How To Bring ‘Invisibles’ Into The Credit Fold

26. October 2017.








How much of the U.S. population is financially vulnerable? That is, how many are walking the razor’s edge of solvency, and how many are on their second chance after a shock to their financial stability — such as job loss, work-related injury or a divorce that removed an income stream?

More than you’d think, said Karen Webster. It’s a full 40 percent, according to a recent survey by PYMNTS. That’s tens of millions of people with limited or no access to credit, either because they don’t want to get it or because they can’t get it — and many of them are unbanked, as well.

“That has ramifications for everybody,” Webster said.

She dug into the topic in a recent interview with Unifund founder, chairman and CEO David Rosenberg and chief strategy officer Michael Schwartz to see what it might take to give that 40 percent better access to credit and financial services — particularly the folks who, voluntarily or involuntarily, have no credit of which to speak — a category she dubbed the “invisibles.”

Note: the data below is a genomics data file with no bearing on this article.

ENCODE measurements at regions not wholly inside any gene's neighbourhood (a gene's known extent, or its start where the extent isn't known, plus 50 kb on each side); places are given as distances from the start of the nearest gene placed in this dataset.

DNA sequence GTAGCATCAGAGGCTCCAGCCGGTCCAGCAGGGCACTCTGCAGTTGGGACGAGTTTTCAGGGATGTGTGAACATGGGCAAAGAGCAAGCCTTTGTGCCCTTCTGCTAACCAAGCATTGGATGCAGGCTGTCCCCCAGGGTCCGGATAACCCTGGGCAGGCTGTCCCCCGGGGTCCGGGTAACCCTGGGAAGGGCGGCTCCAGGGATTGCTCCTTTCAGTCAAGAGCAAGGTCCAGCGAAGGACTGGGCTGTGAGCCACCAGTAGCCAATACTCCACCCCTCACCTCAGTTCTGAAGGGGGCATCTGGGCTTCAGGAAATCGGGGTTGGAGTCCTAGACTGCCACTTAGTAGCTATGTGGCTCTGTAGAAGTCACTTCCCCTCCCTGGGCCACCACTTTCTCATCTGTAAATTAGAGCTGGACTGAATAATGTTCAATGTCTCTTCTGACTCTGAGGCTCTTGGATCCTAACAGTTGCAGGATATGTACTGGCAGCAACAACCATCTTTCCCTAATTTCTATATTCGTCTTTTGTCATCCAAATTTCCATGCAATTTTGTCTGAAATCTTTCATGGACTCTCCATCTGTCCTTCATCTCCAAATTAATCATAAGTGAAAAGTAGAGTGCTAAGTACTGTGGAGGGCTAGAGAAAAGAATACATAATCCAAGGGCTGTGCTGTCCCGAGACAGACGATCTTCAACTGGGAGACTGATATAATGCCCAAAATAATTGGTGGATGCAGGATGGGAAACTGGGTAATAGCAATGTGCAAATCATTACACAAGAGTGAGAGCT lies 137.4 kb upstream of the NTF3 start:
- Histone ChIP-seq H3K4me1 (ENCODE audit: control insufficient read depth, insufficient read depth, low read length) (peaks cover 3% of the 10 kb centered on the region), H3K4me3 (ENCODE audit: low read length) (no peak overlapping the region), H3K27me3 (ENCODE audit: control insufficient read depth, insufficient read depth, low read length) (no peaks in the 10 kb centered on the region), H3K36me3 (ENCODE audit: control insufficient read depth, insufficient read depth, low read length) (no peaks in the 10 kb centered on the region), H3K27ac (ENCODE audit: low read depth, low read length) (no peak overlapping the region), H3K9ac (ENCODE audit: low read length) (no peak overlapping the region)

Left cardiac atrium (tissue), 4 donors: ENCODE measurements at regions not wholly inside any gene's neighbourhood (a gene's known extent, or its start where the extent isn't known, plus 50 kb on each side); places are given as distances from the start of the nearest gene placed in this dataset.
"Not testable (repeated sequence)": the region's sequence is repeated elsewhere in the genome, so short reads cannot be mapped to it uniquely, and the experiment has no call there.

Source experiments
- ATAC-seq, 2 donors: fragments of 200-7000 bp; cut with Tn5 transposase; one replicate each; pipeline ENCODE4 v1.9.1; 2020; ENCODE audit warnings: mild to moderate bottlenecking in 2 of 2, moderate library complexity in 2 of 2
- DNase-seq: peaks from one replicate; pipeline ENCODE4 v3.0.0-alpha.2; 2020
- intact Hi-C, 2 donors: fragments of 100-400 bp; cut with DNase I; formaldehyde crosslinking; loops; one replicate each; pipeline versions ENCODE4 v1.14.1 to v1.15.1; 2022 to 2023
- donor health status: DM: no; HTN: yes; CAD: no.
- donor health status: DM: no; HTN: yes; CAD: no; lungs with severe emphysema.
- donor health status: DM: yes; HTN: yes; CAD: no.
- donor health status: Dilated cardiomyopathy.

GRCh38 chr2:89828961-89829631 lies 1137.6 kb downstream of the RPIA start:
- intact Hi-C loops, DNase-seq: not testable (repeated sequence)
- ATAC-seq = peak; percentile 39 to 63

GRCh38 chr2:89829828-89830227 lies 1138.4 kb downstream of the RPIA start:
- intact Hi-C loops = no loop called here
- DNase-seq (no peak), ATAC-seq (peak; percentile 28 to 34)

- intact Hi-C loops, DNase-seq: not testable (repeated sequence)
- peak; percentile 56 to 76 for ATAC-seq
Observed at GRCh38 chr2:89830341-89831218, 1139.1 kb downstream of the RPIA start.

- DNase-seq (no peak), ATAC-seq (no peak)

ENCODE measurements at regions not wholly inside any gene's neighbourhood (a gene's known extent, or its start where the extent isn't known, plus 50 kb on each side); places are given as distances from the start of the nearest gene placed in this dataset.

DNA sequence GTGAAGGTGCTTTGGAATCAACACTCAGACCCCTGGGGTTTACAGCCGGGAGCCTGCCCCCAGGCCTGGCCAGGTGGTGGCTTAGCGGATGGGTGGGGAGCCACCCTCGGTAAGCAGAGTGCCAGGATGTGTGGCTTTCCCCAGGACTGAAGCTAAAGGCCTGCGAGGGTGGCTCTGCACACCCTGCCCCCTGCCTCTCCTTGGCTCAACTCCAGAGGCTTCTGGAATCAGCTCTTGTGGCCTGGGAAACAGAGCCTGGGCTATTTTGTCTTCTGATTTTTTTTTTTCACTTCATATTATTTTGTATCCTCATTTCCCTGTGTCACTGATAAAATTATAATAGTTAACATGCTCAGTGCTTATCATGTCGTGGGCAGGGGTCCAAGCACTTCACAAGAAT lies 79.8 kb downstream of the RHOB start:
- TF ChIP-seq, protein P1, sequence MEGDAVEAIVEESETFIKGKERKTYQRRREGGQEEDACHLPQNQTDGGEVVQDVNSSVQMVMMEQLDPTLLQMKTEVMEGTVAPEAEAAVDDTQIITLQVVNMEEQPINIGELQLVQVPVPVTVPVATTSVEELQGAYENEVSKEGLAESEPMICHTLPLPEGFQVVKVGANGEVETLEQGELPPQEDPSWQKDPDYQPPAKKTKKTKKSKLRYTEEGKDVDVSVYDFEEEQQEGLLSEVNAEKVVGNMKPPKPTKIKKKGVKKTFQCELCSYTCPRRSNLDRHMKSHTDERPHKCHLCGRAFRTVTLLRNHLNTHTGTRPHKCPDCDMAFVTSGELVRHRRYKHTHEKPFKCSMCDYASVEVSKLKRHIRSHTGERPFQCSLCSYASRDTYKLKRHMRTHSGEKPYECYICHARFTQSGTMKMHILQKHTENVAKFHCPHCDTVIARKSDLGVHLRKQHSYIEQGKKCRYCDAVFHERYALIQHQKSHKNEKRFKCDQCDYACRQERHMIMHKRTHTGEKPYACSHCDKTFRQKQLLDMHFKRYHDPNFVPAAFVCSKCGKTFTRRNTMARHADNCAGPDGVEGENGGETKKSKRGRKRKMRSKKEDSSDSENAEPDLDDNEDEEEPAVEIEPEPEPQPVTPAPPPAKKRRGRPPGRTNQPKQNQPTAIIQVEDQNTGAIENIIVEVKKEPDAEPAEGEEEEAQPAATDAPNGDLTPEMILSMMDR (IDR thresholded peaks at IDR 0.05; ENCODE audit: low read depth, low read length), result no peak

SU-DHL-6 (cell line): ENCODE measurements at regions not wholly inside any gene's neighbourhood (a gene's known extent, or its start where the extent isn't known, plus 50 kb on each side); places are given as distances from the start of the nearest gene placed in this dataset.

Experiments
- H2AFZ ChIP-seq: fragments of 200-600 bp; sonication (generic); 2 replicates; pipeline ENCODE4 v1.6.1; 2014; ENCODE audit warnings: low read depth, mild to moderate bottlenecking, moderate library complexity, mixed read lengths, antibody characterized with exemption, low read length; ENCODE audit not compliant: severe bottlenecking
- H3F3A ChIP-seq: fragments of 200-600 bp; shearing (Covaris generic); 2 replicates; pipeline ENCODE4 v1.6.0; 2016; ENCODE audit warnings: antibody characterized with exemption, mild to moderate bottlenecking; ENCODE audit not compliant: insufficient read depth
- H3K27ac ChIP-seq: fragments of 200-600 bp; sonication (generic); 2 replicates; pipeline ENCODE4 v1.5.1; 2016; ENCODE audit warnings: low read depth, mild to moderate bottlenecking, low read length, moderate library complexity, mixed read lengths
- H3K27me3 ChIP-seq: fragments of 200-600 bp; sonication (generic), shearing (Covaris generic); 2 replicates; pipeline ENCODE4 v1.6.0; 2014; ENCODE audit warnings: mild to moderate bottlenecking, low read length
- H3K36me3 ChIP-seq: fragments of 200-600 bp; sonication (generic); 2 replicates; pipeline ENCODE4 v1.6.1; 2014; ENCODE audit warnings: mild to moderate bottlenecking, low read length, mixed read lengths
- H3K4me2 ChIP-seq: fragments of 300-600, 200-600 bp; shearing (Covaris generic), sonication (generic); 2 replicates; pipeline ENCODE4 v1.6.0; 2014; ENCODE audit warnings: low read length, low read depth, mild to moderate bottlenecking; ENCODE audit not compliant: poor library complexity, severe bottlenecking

The Invisibles

“The invisibles” sounds like a slightly dysfunctional family of Disney superheroes. In reality, it’s more like a slightly dysfunctional group of spenders who may be living paycheck-to-paycheck, deep in a financial hole or simply too wary to participate in the credit game — like college-indebted millennials.

According to PYMNTS’ research, fewer than half (49 percent) of those surveyed said they had no issues or concerns around getting credit. Perhaps unsurprisingly, those with higher incomes and education levels had the fewest concerns. Meanwhile, 11 percent were serially delinquent and could not access credit at all. In between were the second-chancers and on-the-edgers, including a 30 percent population of invisibles who either had access to credit but did not want it, or wanted credit but could not access it.